The camp also has videos of corrupted officials confessing to their crimes on big screens and on small TV screens installed all over the room, all showing images of remorseful officials weeping, confessing their crimes and apologizing to the Party and the people (of course). To make the tour more personalized, viewers can choose which confessions to watch.

In addition, simulations of officials’ “money hideouts” through the use of a “mirror” were also part of the camp tour. Viewers can set different images of temptations in the “mirror”, but when reaching out to the temptations, they will break into pieces with an alarming tag reminding one of their upright conduct and pure thoughts.

Some officials left some emotionally charged comments describing the tour as “core-shaking and awe inspiring.”

According to figures released by the central discipline commission, the anti-graft department has investigated 72 Guangdong officials from December 6, 2012 to April 11, 2014. Maybe those were the unfortunate ones missed out on the re-education camp tour.

Home page photo credit: RFA


Guangzhou Party official discloses personal assets, encourages others to do the same

Posted: 01/25/2013 10:46 am

Financial transparency and careers in Chinese politics do not often go hand in glove, which is why the case of Fan Songqing is such an intriguing one. According to a story in the China Daily, Fan became the first government and Party official in Guangzhou to publicly disclose his personal assets. Speaking at Guangzhou’s political consultative conference, which concluded earlier this week, Fan openly discussed property owned by his family, including a 74 sqm home, and an RMB 10,000 monthly salary that he receives from the Party. Fan then urged the approximately 2,000 other Guangzhou Party officials to do the same: “We should not wait for a city-wide implementation of the reporting system. If it had been put into operation earlier, there wouldn’t be so many officials involved in corruption in the past few years,” Fan said.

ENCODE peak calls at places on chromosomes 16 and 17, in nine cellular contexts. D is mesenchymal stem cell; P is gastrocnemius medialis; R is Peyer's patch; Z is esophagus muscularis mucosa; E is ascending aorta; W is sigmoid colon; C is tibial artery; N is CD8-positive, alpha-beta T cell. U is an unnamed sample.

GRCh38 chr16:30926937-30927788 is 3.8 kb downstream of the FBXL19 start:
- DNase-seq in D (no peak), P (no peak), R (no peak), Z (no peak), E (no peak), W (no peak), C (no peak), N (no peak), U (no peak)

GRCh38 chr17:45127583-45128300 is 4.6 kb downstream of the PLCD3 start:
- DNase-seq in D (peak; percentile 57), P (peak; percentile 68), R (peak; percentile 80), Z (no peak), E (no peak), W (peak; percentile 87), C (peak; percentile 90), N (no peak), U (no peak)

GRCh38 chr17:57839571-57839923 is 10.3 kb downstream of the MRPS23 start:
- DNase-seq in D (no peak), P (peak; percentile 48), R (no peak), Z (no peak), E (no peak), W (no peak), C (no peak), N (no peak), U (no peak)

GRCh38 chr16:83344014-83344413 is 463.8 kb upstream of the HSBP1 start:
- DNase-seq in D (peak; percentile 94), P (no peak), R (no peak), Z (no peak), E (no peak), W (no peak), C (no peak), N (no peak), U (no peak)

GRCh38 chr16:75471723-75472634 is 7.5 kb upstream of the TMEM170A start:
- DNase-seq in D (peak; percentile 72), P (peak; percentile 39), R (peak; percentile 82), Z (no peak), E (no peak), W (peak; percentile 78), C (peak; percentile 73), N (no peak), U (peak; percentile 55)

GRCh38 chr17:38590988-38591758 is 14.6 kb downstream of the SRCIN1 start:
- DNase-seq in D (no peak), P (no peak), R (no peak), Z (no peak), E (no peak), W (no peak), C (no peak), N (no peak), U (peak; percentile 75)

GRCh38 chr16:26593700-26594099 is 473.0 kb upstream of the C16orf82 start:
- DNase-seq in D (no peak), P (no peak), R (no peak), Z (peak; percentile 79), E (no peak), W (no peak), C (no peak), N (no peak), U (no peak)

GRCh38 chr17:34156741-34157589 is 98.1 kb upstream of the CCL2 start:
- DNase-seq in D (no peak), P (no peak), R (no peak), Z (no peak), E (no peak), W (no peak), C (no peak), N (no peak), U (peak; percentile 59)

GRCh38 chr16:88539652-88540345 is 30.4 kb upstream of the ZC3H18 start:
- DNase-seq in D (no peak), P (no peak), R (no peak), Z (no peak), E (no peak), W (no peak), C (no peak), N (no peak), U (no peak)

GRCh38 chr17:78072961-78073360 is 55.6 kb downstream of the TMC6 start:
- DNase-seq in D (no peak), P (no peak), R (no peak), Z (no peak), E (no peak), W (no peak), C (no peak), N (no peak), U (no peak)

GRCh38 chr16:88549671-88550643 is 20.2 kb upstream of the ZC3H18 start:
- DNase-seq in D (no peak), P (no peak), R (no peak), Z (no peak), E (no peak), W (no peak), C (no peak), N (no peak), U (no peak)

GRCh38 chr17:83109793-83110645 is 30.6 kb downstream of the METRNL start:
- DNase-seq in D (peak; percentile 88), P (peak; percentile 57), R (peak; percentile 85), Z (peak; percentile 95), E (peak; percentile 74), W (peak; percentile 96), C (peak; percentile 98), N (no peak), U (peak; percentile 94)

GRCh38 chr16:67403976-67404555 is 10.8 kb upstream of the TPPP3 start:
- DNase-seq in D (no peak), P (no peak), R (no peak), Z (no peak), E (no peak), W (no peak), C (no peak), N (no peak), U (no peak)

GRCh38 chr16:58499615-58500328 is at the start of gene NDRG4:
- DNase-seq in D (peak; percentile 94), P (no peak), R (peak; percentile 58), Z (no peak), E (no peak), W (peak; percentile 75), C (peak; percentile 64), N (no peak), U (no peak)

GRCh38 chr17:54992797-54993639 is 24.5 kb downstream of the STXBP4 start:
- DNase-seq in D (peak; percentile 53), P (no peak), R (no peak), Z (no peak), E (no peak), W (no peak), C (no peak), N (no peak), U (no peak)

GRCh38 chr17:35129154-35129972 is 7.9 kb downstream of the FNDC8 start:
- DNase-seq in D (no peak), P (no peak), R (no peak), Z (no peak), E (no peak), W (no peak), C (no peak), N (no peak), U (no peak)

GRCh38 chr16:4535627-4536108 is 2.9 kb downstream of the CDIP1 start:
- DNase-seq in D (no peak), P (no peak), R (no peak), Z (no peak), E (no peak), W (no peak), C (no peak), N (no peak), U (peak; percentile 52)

While there have yet to be any Guangzhou Party officials rushing to support Fan’s proposal, Cao Jianliao, the deputy mayor of Guangzhou has agreed to follow suit, provided, “the authorities require officials to do so.” Although that may not be the ringing endorsement Fan had hoped for, his move is not without precedent. Authorities in the Jiangning district of Nanjing have introduced a policy requiring officials to declare personal assets, including bank balances, real estate, cars, and any businesses their family members may be involved in.

While it’s difficult to say whether Fan’s proposal will gain any traction among PRD officials, it’s certainly a step in the right direction. Following the recent changeover of the Politburo Standing Committee, cracking down on corruption has been among the Party’s top priorities; just ask Bo Xilai. Fan is clearly suggesting officials take a step forward and put their money where their mouth is.